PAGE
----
Outsider music has been very important in my life. The nebulously defined subgenre– broadly speaking, music made by individuals without formal training or self-consciousness, often with disorienting results– has long been catnip for record collectors, scouring dusty record bins for unheard private press albums that could hold the next Hasil Adkins or Shaggs. As a teenager, I fell down this particular rabbit hole via Irwin Chusid’s seminal text Songs in the Key of Z, making my mix discs exponentially more challenging (read: annoying) and serving as my personal bridge from Dr. Demento-style dorkiness to the “cooler” realms of punk, experimental, and similarly underground sounds. I’m not saying that listening to Shooby Taylor the Human Horn led directly to me becoming the movie editor for a punk rock webzine, but it certainly didn’t hurt, you know?
The great thing about outsider music is that there is so much of it— there will never be a shortage of small-town oddballs with rock star dreams– and that each new discovery sounds nothing like the last. Case in point: Butch Willis, the subject of Amateur on Plastic, the new documentary by Teen-Beat/Unrest mastermind Mark Robinson. I had somehow never encountered Mr. Willis’ music in my travels, and now that it’s in my system, I need to find more.
First creeping onto the DC scene in the mid-1980s, Butch Willis cut an unforgettable figure– mullet, disco duds, smoked aviator shades obscuring a lazy eye, and lyrics about aliens, drugs, and kitty cats bark-sung through a thick Baltimore accent (imagine Bruce Springsteen as a character in a John Waters film). His idiosyncrasies were underscored by his backing band, the Rocks, whose angular riffs and chaotic energy occasionally sound like a damaged, Bizarro-Universe B-52s by way of the Modern Lovers (this description doesn’t even take into account “throat-guitarist” Al Breon, who must be seen to be believed). The Rocks dissolved in the early ‘90s, but Butch sallied forth as a solo artist, rendering his songs as a cappella rants in the vein of John Cooper Clarke. While conventional stardom eluded Willis (now retired), his name-check capital increased throughout the alt-rock ‘90s thanks in no small part to Robinson, whose Teen-Beat Records gave the artist a home and a brand new audience.
In case it’s not clear from the above description (or our interview earlier this week), Robinson’s interest in Willis is more than academic. As such, he eschews the conventional talking-head narrative formula which has become the standard for this strain of rock-doc (see: The Devil and Daniel Johnston, Jandek on Corwood) in favor of something more kaleidoscopic and impressionistic. The only real “talking head” material comes in the form of interviews with Willis himself, clearly shot over a long period of time and presented non-sequentially, as he ruminates on his life and career. As one can likely imagine, Willis is quite a character, and his ramblings range from his previous lives as a construction worker and jockey (and the scars he bears from both), to his time spent rooming with fellow rock & roll eccentric Rootboy Slim (who is himself probably overdue for the documentary treatment), to his taste in clothes and women. He’s not always the easiest guy to follow, but you’ll hang on his every word anyway.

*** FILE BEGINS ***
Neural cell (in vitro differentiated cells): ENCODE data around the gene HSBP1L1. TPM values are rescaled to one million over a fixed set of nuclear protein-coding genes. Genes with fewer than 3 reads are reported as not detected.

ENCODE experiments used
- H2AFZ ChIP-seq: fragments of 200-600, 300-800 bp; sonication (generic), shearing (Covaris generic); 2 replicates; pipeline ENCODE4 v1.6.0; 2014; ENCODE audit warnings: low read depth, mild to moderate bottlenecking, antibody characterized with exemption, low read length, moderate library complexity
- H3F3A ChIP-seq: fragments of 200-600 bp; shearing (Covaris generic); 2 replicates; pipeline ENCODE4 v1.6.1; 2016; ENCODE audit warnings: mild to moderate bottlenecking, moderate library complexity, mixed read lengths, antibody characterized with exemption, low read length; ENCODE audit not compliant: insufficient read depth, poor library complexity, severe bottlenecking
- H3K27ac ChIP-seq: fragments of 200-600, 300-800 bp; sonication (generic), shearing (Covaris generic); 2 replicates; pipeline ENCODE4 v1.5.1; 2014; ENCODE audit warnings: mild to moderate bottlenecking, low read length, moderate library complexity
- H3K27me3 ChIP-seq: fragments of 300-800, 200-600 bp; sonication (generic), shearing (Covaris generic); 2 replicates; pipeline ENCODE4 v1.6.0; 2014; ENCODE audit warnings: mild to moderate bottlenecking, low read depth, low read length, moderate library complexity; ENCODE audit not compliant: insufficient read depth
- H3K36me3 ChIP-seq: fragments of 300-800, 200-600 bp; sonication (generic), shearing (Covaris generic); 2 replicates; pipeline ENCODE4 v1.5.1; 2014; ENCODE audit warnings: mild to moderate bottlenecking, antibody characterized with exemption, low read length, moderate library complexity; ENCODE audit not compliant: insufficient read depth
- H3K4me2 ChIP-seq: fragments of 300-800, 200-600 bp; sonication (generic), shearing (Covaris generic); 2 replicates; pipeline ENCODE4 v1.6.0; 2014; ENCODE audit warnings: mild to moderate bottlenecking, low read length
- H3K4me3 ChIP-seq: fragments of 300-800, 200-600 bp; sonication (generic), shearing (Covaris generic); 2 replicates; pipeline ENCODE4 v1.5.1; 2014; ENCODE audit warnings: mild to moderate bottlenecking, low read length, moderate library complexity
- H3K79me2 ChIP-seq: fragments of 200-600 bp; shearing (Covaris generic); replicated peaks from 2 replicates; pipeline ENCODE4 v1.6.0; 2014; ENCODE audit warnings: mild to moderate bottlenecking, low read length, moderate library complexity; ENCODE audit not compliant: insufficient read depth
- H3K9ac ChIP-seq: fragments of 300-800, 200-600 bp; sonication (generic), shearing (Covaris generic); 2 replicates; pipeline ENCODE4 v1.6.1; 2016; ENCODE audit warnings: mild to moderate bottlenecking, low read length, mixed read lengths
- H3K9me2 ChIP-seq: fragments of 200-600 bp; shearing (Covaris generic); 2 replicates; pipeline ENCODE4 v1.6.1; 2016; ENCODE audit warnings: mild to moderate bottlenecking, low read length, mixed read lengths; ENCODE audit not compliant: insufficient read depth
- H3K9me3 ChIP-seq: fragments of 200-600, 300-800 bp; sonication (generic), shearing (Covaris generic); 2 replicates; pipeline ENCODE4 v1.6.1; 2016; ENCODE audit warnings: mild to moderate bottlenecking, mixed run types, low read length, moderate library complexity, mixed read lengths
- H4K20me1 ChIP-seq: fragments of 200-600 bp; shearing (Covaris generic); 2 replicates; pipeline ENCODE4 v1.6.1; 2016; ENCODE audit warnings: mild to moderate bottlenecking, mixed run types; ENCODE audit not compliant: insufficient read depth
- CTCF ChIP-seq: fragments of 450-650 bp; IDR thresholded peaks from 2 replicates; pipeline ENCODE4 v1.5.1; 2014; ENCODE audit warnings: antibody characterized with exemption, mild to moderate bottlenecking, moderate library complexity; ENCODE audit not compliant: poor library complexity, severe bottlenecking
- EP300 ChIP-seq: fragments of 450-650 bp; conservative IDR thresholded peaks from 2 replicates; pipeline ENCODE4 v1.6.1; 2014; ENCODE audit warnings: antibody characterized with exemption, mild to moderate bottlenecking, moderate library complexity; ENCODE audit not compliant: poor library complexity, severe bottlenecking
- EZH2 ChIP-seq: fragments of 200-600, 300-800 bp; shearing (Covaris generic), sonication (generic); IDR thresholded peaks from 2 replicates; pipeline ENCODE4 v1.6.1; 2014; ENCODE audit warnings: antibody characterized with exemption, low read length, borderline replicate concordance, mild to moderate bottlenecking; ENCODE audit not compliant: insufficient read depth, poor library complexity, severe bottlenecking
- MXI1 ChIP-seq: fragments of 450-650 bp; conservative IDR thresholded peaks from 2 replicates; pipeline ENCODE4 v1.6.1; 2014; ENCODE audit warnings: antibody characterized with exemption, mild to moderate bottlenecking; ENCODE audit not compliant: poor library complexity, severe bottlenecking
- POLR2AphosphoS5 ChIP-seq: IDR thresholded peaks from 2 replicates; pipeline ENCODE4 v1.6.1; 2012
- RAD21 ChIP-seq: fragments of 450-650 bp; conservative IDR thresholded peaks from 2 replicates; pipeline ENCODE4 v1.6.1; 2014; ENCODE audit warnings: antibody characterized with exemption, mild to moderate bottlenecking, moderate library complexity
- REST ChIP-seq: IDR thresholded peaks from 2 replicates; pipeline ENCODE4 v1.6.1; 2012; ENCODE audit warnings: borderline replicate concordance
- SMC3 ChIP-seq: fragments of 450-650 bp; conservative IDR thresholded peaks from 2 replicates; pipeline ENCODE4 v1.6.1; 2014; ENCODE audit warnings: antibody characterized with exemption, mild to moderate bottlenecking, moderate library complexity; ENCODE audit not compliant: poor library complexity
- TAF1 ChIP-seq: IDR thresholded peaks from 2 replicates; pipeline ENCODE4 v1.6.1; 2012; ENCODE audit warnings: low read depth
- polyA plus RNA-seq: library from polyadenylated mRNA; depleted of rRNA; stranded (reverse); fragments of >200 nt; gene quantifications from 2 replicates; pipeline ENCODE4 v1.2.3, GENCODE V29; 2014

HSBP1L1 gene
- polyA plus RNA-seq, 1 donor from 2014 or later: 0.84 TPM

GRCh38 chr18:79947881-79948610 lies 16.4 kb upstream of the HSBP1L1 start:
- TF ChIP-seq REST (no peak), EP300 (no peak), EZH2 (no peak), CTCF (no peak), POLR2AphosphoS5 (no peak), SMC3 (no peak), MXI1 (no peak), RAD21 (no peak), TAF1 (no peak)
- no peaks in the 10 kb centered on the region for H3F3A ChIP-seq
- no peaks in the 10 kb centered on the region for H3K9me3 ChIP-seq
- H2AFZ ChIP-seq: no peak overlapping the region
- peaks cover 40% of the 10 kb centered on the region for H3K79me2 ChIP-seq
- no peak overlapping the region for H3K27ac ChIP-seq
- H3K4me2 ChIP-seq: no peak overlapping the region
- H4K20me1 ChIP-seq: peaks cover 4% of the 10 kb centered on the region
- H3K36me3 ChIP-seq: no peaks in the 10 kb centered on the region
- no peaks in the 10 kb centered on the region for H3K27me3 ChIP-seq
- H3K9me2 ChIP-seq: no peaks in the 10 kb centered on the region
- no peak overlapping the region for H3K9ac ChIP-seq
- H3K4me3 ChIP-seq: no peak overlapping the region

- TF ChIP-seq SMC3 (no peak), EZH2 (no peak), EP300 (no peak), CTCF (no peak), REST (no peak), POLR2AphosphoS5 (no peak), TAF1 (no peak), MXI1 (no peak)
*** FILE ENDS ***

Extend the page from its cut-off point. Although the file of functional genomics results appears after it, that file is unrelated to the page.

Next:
The rest of the film consists of archival footage, including vintage interviews on public access TV, footage of Butch being toasted at the annual Teen-Beat holiday dinner (where he can be seen rubbing elbows with the likes of Ian MacKaye and Ted Leo, along with visibly confused waitstaff), and, of course, performance footage from throughout Butch’s career. Between the grainy optics of the aging VHS and the… unconventional nature of Willis’ performances, these clips appear to be beamed in from an alternate dimension, in which this is just what music is like. This feeling is amplified by the film’s context-free construction, and by the fact that, in all of these clips, Butch is surrounded by friends, fans, and interviewers who accept and enjoy his music. Butch Willis never made the hit parade, but in his own little world, from his early 9:30 Club performances to his slam-like recitations for Teen-Beat, Butch’s music was loved.
And honestly? It’s pretty great. Like much outsider music, it takes a little getting used to, but once you get past such obviously outre offerings like “I’m a Kitty Cat,” you’ll find more raw feeling than any number of “conventional” singer-songwriters. “Wendy Maine,” for example, is as moving in its honesty as anything by Daniel Johnston, and “Drugs” sounds like, if not Johnny Thunders, then perhaps something a character in a Johnny Thunders song might record. Like a recommendation from your favorite record store clerk, Amateur on Plastic serves as a mesmerizing primer for a new musical obsession. I’ll just leave this Discogs link right here– once you see the film, you’ll probably need it.
Amateur on Plastic
dir. Mark Robinson
Screens Thursday, 12/5, 7:30pm @ Somerville Theatre (in the microcinema)